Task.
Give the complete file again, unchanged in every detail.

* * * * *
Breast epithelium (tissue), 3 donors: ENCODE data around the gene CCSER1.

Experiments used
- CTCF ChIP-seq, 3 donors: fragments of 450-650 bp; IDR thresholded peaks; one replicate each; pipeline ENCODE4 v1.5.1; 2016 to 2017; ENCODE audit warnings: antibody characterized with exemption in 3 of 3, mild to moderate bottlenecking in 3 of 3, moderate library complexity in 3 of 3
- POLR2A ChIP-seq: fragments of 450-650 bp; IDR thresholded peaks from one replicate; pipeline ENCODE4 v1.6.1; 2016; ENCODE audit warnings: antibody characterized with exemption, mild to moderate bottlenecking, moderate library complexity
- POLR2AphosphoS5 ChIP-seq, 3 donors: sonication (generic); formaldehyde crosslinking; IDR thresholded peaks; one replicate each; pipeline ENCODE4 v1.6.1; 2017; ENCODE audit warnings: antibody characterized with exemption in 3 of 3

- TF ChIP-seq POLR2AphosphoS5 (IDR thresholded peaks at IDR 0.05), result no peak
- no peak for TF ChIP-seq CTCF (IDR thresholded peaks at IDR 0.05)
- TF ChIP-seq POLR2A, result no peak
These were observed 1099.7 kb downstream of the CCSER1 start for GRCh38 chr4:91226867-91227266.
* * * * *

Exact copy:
Breast epithelium (tissue), 3 donors: ENCODE data around the gene CCSER1.

Experiments used
- CTCF ChIP-seq, 3 donors: fragments of 450-650 bp; IDR thresholded peaks; one replicate each; pipeline ENCODE4 v1.5.1; 2016 to 2017; ENCODE audit warnings: antibody characterized with exemption in 3 of 3, mild to moderate bottlenecking in 3 of 3, moderate library complexity in 3 of 3
- POLR2A ChIP-seq: fragments of 450-650 bp; IDR thresholded peaks from one replicate; pipeline ENCODE4 v1.6.1; 2016; ENCODE audit warnings: antibody characterized with exemption, mild to moderate bottlenecking, moderate library complexity
- POLR2AphosphoS5 ChIP-seq, 3 donors: sonication (generic); formaldehyde crosslinking; IDR thresholded peaks; one replicate each; pipeline ENCODE4 v1.6.1; 2017; ENCODE audit warnings: antibody characterized with exemption in 3 of 3

- TF ChIP-seq POLR2AphosphoS5 (IDR thresholded peaks at IDR 0.05), result no peak
- no peak for TF ChIP-seq CTCF (IDR thresholded peaks at IDR 0.05)
- TF ChIP-seq POLR2A, result no peak
These were observed 1099.7 kb downstream of the CCSER1 start for GRCh38 chr4:91226867-91227266.